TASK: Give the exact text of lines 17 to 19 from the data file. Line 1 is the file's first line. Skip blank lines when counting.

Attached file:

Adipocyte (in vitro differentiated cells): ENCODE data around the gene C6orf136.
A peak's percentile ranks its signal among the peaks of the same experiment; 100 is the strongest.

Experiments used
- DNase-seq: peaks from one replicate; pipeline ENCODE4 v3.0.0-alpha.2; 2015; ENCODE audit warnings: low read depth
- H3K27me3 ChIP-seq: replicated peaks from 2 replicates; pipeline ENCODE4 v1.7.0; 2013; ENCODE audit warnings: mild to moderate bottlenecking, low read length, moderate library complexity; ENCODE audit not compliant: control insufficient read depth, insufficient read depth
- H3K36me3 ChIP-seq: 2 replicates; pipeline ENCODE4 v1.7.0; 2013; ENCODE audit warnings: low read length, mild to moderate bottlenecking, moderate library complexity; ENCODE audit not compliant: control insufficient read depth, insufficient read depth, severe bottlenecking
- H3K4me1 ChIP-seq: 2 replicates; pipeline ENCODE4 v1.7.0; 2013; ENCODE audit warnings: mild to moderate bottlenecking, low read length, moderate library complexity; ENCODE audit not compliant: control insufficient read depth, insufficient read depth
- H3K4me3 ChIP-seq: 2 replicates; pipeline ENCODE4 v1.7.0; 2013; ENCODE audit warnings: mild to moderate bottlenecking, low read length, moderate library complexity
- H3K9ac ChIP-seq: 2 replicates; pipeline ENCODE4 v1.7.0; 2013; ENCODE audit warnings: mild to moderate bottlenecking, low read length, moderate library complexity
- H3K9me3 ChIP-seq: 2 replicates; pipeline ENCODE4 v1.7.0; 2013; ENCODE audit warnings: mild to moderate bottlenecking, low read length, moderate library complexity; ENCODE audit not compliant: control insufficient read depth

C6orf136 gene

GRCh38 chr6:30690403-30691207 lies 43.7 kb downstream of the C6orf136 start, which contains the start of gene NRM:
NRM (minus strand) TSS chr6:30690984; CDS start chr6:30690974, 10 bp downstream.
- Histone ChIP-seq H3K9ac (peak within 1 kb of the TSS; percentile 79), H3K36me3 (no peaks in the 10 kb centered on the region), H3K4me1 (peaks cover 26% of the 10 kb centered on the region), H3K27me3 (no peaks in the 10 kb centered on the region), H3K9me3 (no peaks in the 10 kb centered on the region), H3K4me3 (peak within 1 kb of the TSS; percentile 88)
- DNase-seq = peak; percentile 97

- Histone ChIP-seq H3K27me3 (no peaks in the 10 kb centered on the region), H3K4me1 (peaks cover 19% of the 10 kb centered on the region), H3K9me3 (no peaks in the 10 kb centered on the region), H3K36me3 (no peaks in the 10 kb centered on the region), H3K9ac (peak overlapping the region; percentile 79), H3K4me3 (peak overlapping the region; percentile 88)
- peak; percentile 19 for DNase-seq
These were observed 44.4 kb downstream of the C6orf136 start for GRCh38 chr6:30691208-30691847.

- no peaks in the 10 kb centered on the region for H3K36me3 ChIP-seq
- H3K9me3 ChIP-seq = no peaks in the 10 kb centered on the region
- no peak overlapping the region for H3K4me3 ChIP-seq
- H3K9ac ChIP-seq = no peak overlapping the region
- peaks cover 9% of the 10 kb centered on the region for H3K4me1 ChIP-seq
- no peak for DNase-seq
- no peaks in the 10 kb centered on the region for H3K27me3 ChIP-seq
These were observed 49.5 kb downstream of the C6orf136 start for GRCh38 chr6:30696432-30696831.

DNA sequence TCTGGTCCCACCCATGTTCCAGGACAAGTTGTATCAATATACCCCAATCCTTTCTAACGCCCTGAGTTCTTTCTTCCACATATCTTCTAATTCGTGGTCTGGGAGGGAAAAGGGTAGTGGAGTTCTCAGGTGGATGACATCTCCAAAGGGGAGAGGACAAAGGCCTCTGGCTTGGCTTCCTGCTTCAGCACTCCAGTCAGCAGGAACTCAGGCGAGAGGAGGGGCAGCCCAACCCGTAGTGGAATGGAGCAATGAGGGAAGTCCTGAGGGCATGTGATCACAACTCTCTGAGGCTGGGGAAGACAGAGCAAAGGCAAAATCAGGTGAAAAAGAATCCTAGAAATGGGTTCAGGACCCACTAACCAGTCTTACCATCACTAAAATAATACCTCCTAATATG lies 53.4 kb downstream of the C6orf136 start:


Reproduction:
- peak; percentile 19 for DNase-seq
These were observed 44.4 kb downstream of the C6orf136 start for GRCh38 chr6:30691208-30691847.

- no peaks in the 10 kb centered on the region for H3K36me3 ChIP-seq